Johnny McMameli has spent nearly £5,000 on plots of land.
But he cannot physically walk on this land – nor can he live on it or build a house on it.
This is because the 23-year-old has invested in the metaverse, which means his land is completely virtual and only exists within a digital world.
McMulley, from Belfast, is one of many people who have decided to buy virtual property in the Metaverse area.
Last year, virtual land deals reached $350m (£267m) at The Sandbox, the largest digital property platform, according to a report from the Center for Finance, Technology and Entrepreneurship.
Another $110m (£84.2m) in transactions was made on Decentraland, the second largest Metaverse platform.
What is metaverse?
The metaverse is not a single digital space. It is a network of virtual reality worlds, created by companies and platforms, where users can interact, play games, attend events, and purchase land.
Horizon Worlds is one of the most famous metaverse. It was created by Facebook, which has now changed its name to Meta as the tech giant has shifted its focus to virtual spaces.
Other brands have also announced their own digital worlds.
Manchester City plans to build its first Metaverse football stadium in partnership with Sony.
McCamli, CEO of CryptoClear, bought his plot of land in The Sandbox last October. He said, “There are casinos in the metaverse, and there are also museums, but there are also events like podcasts and conferences that I have already attended. So the best way to look at it is that it takes the real world and turns it into digital beyond the likes of Zoom.”
Why do people buy virtual real estate?
For McMulley, the opportunity to gain a claim in this fictional world was an opportunity not to be missed, despite the uncertainty in the market and price volatility making it a very risky investment.
“It’s like any new investment, any new asset class. When I got into Bitcoin when it was $300, I was told it was too risky, the same with Ether at $4. I think getting a plot of land in Decentraland for $4,000 is absolute. deal,” he said.
He plans to put his 10-year purchase on hold: “I think the metaverse will mature in about a decade and I’ll consider selling the land when that time comes.”
Land owners can also use their virtual spaces to design experiences for others to enjoy.
“The community plots, are my favourite. A really good example is, I think it’s a ‘gecko beach’ done by someone, as you can imagine, it’s a gecko-infested beach,” said Mr. McAmely.
Find a home in the virtual world
Finding the perfect home in the Metaverse area is like real life.
Land adjacent to roads and near desirable areas such as “fashion” or “museum” areas will charge a higher price and will be more attractive investment opportunities.
In The Sandbox, the more crowded central areas near other attractions are much more expensive than the newer suburban neighborhoods.
Who your neighbors are will also affect the value of your property.
In September 2021, rapper Snoop Dogg announced his digital “Snoopverse” at The Sandbox.
Two months later, a property next to his plot of land sold for more than $450,000 (£350,000).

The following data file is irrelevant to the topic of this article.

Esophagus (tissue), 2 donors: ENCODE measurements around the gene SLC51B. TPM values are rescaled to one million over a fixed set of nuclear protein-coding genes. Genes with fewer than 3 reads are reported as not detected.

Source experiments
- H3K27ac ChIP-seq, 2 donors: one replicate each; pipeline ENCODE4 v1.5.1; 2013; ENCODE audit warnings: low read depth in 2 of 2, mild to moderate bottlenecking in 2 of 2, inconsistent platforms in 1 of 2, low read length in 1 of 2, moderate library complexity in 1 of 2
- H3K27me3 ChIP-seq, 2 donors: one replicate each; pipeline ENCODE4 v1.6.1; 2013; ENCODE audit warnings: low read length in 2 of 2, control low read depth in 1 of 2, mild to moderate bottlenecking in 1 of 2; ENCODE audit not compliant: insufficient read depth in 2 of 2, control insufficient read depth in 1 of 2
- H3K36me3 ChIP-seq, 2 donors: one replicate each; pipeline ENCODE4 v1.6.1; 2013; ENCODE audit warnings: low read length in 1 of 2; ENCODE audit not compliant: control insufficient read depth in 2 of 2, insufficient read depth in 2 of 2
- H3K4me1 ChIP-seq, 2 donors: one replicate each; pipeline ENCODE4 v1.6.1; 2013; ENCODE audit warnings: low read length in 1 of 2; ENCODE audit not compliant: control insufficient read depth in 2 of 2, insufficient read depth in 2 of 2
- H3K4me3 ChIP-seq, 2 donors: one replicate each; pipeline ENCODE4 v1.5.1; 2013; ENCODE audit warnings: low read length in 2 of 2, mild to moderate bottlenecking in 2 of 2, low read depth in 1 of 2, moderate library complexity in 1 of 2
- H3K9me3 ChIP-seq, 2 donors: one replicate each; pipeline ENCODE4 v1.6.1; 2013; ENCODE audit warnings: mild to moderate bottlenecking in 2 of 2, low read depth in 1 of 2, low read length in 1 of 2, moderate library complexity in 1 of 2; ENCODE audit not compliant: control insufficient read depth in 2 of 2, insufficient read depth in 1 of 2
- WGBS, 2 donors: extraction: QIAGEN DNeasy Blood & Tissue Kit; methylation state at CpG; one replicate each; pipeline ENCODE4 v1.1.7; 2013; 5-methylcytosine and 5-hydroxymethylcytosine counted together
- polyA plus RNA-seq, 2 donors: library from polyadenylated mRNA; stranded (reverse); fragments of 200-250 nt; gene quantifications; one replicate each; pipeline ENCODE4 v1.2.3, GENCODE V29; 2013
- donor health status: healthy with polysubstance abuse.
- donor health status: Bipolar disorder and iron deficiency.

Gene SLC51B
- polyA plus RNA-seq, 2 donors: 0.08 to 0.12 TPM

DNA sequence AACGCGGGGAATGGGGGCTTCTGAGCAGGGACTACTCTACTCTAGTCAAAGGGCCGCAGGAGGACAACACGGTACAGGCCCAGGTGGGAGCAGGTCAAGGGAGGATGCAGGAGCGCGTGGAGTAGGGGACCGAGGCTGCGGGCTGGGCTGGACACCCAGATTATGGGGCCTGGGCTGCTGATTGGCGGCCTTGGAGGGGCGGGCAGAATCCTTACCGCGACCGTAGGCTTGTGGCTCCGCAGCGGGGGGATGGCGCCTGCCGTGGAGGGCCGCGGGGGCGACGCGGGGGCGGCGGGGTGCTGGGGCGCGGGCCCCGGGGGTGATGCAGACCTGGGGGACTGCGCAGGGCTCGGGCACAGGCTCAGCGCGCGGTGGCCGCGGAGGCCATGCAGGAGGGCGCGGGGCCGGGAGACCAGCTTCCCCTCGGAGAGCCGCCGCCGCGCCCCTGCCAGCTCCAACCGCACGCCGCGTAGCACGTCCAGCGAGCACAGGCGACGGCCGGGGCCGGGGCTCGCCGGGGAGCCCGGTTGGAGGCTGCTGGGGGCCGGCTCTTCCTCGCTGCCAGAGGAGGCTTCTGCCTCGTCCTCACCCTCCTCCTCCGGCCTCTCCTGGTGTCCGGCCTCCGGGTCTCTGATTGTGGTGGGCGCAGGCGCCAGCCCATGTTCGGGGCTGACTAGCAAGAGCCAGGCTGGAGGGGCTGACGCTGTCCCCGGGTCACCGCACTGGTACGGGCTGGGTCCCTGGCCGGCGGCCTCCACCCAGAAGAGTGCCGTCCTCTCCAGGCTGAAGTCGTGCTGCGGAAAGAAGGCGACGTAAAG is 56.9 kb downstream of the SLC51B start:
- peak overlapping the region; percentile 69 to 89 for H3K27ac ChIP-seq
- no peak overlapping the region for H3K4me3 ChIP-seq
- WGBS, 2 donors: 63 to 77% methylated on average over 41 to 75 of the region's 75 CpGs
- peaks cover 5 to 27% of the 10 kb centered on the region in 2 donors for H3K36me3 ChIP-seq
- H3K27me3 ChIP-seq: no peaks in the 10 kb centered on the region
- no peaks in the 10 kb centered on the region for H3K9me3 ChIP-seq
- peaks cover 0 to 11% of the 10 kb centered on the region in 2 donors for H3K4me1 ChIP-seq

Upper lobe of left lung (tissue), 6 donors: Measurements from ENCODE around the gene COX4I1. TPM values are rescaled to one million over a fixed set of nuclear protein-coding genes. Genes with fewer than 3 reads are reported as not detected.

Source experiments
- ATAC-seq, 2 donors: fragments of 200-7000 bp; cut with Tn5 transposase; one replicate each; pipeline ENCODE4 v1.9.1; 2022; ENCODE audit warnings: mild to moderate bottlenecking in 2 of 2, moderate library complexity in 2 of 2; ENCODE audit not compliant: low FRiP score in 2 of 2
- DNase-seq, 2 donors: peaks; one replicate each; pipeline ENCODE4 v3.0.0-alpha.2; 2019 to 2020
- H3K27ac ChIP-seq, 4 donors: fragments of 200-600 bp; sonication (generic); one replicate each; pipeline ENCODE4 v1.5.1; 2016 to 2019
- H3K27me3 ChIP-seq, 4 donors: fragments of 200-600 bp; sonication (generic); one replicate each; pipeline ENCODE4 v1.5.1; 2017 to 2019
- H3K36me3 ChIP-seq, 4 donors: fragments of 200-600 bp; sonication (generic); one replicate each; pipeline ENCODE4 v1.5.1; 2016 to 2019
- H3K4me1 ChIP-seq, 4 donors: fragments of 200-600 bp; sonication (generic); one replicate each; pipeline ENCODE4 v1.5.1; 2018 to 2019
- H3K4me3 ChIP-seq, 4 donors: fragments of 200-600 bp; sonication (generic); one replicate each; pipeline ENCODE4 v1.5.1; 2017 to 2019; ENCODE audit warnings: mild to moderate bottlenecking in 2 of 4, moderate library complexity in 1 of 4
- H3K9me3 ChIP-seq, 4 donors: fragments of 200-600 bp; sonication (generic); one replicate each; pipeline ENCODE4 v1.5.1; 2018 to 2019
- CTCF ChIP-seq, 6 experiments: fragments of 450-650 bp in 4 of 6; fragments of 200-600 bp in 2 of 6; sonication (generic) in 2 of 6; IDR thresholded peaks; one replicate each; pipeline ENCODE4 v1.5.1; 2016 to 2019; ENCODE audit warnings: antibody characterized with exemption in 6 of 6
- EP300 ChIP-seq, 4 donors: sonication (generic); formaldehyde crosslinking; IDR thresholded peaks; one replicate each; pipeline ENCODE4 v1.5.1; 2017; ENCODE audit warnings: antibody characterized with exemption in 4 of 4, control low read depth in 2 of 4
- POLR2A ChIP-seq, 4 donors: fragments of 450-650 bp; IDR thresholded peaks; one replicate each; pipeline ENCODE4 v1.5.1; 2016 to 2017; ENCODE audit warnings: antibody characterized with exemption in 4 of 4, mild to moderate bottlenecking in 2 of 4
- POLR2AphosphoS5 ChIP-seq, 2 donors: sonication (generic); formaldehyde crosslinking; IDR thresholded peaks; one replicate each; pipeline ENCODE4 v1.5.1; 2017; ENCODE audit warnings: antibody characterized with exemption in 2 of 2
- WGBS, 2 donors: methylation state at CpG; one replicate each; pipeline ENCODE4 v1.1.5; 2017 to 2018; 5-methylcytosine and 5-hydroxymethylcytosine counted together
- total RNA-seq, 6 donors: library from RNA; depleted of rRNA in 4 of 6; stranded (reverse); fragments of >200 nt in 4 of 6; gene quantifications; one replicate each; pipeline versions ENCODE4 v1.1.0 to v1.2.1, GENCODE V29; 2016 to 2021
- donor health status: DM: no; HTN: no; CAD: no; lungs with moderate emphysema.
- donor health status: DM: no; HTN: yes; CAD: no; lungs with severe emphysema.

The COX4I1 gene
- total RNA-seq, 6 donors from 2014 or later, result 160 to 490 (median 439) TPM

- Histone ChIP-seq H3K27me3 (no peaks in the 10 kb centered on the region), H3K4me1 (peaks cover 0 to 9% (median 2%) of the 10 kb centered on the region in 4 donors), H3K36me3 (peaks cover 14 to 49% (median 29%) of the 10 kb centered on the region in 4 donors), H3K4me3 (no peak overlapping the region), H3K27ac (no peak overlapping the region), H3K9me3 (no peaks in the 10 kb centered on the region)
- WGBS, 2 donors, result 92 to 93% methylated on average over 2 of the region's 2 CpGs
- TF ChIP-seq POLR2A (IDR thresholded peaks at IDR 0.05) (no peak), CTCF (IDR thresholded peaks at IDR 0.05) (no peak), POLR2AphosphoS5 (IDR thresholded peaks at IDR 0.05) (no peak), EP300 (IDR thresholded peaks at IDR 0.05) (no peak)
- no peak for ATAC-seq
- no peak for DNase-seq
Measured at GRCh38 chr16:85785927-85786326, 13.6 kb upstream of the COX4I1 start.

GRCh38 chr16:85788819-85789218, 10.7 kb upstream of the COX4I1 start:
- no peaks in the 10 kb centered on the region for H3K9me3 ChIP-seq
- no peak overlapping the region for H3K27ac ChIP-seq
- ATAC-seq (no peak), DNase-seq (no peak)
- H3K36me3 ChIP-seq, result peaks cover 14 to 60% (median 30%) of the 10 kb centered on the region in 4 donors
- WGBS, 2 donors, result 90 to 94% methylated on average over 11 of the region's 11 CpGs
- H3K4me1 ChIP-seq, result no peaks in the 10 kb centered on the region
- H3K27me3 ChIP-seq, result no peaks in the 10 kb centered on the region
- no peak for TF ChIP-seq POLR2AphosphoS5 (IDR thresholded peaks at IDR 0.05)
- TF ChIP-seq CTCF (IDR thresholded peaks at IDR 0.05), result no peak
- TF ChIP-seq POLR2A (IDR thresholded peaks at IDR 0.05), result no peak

But, unlike traditional property purchases, there is no third party or legal presence that can guarantee the legitimacy of the deals.
This can be risky when buying from a secondary market such as OpenSea, where purchases are made with cryptocurrency.
Why do people build virtual property?
In addition to landowners, there is a new generation of “meta-architects” who design virtual spaces.
Stavros Zachariades is a traditional architect working in south London, but he started designing for the digital world to tackle the pandemic after his brother Adonis Renovi founded NFT Market.
The 37-year-old recently designed pop-up stores for Fashion Week.
“Drag into the metaverse and build into the metaverse is [people and businesses] They can show what they’re all about,” said Mr. Zacharias.
“They can showcase their products. We can provide meeting spaces for different people, especially now with COVID and the past two years people have become more distant.
“You can get, from the realms of super science fiction, floating buildings that spin and morph – and the other side of classic and historic architecture styles.”
He believes that the metaverse can open doors for those who lack connectivity in real life: “I was thinking about how to change accessibility, for example, a person who doesn’t have the same mobility can be equal in the metaverse. Why not?”
“It is impossible to know what the end game will be.”
But many warn that these investments may falter.
YouTuber “Mitch Investing”, from Birmingham, regularly delves into topics like personal finance and emerging technologies on his channel.
He believes that the promises of the metaverse becoming a part of our daily lives may be overstated.
“It’s so early in its development it would be like investing in a company that’s only been in the works for a year. I’m not sure if it’s going to take off or not, and I’m not very sure in which direction the company is going, and also not sure how the business model might evolve… It’s very speculative in my opinion.”
There is a concern that not all virtual worlds will succeed in attracting a large enough number of users.
He warned that “there could be thousands of metaverses like websites today. It’s impossible to know what the endgame is.”
Risks and Volatility
The Financial Conduct Authority has described crypto assets as “extremely high-risk speculative investments” and warned that people who trade in these should be prepared to lose all of their money.
There are also broader concerns about users’ safety in terms of online harm.
The newly introduced online security bill would take into account activity in the metaverse, where companies are required to take action if their users commit fraud, including those in virtual reality spaces.
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